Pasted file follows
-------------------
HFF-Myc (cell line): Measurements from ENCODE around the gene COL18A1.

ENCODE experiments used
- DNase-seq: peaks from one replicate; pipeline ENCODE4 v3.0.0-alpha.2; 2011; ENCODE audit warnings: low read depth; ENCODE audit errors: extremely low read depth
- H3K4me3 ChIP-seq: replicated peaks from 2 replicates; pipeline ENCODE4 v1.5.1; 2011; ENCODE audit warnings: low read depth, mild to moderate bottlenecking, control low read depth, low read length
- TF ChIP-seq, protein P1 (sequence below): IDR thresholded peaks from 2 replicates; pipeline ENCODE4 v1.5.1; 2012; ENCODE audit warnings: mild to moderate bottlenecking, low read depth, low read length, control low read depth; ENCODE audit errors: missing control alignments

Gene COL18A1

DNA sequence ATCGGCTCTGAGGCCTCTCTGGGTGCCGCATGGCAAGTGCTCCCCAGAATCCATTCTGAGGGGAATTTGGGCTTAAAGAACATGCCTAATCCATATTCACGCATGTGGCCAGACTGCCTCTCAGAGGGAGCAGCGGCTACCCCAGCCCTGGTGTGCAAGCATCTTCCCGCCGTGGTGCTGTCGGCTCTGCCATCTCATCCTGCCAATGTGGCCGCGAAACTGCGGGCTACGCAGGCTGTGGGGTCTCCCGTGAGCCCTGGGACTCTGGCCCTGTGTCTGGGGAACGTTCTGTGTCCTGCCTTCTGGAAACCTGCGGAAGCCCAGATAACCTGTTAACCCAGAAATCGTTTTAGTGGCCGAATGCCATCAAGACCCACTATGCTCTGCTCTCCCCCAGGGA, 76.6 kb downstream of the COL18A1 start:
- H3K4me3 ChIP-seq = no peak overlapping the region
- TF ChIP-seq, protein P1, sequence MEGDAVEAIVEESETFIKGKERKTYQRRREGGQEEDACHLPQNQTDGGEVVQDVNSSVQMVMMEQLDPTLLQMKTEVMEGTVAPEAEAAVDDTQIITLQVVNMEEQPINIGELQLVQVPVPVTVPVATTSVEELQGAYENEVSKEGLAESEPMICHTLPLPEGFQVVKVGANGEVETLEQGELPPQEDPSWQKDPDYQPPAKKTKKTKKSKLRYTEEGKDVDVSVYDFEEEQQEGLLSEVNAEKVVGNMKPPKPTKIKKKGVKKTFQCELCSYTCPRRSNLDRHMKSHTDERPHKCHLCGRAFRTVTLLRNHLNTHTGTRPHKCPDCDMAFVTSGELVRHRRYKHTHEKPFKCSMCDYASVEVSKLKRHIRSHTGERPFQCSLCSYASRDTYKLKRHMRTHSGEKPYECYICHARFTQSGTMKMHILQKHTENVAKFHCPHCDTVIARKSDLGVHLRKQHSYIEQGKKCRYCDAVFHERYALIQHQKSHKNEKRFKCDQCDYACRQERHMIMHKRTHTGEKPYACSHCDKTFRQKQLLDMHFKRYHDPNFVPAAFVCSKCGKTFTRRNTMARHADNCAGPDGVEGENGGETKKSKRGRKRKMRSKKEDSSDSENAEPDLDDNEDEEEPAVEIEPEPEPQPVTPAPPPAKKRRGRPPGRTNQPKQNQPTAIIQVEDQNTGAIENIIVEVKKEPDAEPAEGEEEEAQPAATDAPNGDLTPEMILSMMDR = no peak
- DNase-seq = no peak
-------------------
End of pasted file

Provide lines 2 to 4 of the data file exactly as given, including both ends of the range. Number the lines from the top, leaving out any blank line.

ENCODE experiments used
- DNase-seq: peaks from one replicate; pipeline ENCODE4 v3.0.0-alpha.2; 2011; ENCODE audit warnings: low read depth; ENCODE audit errors: extremely low read depth
- H3K4me3 ChIP-seq: replicated peaks from 2 replicates; pipeline ENCODE4 v1.5.1; 2011; ENCODE audit warnings: low read depth, mild to moderate bottlenecking, control low read depth, low read length